Tim Gretkierewicz
Market President, KeyBank
"KeyBank remains a committed supporter of the performing arts in Ann Arbor and we commend the University Musical Society for bringing another season of great performances to the community. Thank you, UMS, for continuing the tradition.
Dennis Serras
Owner, Mainstreet Ventures, Inc. "As restaurant and catering service owners, we consider ourselves fortunate that our business provides so many opportunities for supporting the University Musical Society and its continuing success in bringing internationally acclaimed talent to the Ann Arbor community."
Sharon J. Rothwell
Wee President, Corporate Affairs and Chair, Masco Corporation Foundation "Masco recognizes and appreciates the value the performing arts bring to the region and to our young people. We applaud the efforts of the University Musical Society for its diverse learning opportunities and the impact its programs have on our communities and the cultural leaders of tomorrow."
Scott Merz
CEO, Michigan Critical Care Consultants, Inc. (MC3) "MC3 is proud to support UMS in recognition of its success in creating a center of cultural richness in Michigan."
Erik H. Serr
Principal, Miller, Canfield, Paddock and Stone, P.L.C. "Miller Canfield proudly supports the University Musical Society for bringing internationally-recognized artists from a broad spectrum of the performing arts to our community, and applauds UMS for offering another year of music, dance, and theater to inspire and enrich our lives."
John W. McManus
Market President, South Central Michigan, National City "National City Bank is proud to support the efforts of the University Musical Society and the Ann Arbor community."
Michael B. Staebler
Senior Partner, Pepper Hamilton LIP 'The University Musical Society is an essential part of the great quality of life in southeastern Michigan. We at Pepper Hamilton support UMS with enthusiasm."
Joe Sesi
President, Sesi Lincoln Mercury Volvo Mazda
'The University Musical Society is an important cultural
asset for our community. The Sesi Lincoln Mercury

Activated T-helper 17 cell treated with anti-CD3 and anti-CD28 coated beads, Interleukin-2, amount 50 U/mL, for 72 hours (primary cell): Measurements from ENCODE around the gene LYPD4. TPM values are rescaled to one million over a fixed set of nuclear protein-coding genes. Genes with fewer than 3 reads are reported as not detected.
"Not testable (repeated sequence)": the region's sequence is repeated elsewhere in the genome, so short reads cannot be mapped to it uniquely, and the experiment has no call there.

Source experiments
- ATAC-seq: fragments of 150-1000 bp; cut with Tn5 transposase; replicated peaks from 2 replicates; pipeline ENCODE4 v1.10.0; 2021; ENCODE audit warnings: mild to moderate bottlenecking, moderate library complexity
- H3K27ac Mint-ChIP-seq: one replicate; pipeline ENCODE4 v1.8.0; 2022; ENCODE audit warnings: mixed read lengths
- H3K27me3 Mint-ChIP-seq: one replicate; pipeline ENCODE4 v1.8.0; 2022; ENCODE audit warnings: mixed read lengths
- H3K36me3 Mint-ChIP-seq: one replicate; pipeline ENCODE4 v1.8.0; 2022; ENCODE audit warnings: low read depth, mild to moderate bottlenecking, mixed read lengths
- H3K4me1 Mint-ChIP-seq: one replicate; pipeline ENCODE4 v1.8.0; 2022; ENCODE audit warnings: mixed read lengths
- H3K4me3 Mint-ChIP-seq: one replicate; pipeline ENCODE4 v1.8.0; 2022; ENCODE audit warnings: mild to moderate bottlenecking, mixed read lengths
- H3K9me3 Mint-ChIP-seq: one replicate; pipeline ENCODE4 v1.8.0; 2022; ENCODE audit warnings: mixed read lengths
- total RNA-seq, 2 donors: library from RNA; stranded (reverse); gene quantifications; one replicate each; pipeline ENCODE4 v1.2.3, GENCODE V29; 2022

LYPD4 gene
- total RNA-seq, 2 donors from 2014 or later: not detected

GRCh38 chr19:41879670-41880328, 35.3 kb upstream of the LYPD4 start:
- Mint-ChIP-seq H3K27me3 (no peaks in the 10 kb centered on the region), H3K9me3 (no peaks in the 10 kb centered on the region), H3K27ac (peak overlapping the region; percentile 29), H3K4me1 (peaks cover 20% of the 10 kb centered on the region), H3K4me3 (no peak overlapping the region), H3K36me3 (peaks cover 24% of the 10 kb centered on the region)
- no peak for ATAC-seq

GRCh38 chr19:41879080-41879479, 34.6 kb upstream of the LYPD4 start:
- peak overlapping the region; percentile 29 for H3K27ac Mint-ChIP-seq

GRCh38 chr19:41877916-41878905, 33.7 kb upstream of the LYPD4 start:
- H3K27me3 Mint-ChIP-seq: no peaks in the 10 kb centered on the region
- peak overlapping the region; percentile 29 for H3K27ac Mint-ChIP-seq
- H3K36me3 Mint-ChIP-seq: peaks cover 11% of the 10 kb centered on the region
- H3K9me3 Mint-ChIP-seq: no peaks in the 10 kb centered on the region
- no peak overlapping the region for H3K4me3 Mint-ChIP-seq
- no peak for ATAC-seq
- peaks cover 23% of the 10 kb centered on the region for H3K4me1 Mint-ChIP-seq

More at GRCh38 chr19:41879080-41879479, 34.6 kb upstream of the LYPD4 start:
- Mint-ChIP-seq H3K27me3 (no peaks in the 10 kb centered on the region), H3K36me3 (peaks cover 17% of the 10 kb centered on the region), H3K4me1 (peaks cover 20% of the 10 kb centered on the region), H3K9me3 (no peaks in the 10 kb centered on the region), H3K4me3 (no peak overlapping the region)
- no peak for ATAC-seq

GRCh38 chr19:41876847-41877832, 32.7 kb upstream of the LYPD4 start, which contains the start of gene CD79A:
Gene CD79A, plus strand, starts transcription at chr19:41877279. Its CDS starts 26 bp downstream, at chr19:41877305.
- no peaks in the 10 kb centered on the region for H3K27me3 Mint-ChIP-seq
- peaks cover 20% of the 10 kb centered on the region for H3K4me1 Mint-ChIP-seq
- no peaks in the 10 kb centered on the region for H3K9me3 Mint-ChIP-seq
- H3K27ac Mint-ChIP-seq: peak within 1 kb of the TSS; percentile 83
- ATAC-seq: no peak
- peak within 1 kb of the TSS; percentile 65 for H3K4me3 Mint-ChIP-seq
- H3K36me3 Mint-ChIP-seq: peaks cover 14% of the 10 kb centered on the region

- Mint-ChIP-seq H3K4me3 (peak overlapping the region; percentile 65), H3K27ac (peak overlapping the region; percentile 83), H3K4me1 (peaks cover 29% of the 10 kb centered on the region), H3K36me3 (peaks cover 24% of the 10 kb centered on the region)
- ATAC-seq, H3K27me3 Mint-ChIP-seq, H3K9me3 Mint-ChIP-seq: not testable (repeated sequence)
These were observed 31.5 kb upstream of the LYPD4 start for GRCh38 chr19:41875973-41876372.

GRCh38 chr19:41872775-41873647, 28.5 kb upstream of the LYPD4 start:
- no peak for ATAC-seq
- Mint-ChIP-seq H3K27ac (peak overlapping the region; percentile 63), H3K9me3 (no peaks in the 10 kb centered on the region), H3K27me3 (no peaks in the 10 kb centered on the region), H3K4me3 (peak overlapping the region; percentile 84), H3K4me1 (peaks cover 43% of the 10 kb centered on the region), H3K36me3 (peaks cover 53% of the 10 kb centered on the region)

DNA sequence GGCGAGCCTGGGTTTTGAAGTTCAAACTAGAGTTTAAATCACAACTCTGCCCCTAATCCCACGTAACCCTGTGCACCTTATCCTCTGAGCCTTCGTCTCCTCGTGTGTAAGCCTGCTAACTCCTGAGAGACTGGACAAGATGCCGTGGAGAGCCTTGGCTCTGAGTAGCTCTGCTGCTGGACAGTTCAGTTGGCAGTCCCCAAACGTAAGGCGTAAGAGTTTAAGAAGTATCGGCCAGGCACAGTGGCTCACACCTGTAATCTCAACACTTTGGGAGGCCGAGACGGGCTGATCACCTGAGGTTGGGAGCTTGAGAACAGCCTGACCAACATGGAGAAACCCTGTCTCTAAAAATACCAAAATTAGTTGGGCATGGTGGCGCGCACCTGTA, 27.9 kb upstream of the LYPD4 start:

Volvo Mazda team is delighted to sponsor such a fine
Thomas B. McMullen
President, Thomas B. McMullen Co., Inc.
"I used to feel that a U-M-Ohio State football ticket was
the best ticket in Ann Arbor. Not anymore. UMS provides
the best in educational and artistic entertainment."
Tom Thompson
Owner, Tom Thompson Flowers
"Judy and I are enthusiastic participants in the UMS family. We appreciate how our lives have been elevated by this relationship."
Shigeki Terashi
President, Toyota Technical Center "Toyota Technical Center is proud to support UMS, an organization with a long and rich history of serving diverse audiences through a wide variety of arts programming."
Jeff Trapp
President, University of Michigan Credit Union "Thank you to the University Musical Society for enriching our lives. The University of Michigan Credit Union is proud to be a part of another great season of performing arts."
UMS gratefully acknowledges the support of the following foundations and government agencies:
$100,000 and above
Doris Duke Charitable Foundation W.K. Kellogg Foundation National Endowment for the Arts
Community Foundation for Southeast Michigan Doris Duke Foundation for Islamic Art Esperance Family Foundation
Cairn Foundation
DTE Energy Foundation
Maxine and Stuart Frankel Foundation
Charles H. Gershenson Trust
Masco Corporation Foundation
The Mosaic Foundation, Washington DC
Arts Midwest's Performing Arts Fund Eugene and Emily Grant Foundation Martin Family Foundation Michigan Council for Arts and Cultural Affairs THE MOSAIC FOUNDATION (of R. & P. Heydon)
Consulate General of The Netherlands in New York
Mohamad and Hayat Issalssa Foundation
National Dance Project of the New England Foundation
for the Arts Sarns Ann Arbor Fund Target
James C. Stanley,
Chair David J. Herzig,
Wee Chair Martha Darling,
Secretary Robert C. Macek,
Treasurer Carl W. Herstein,
Past Chair
Wadad Abed Carol L. Amster
Kathleen Benton Lynda W. Berg DJ Boehm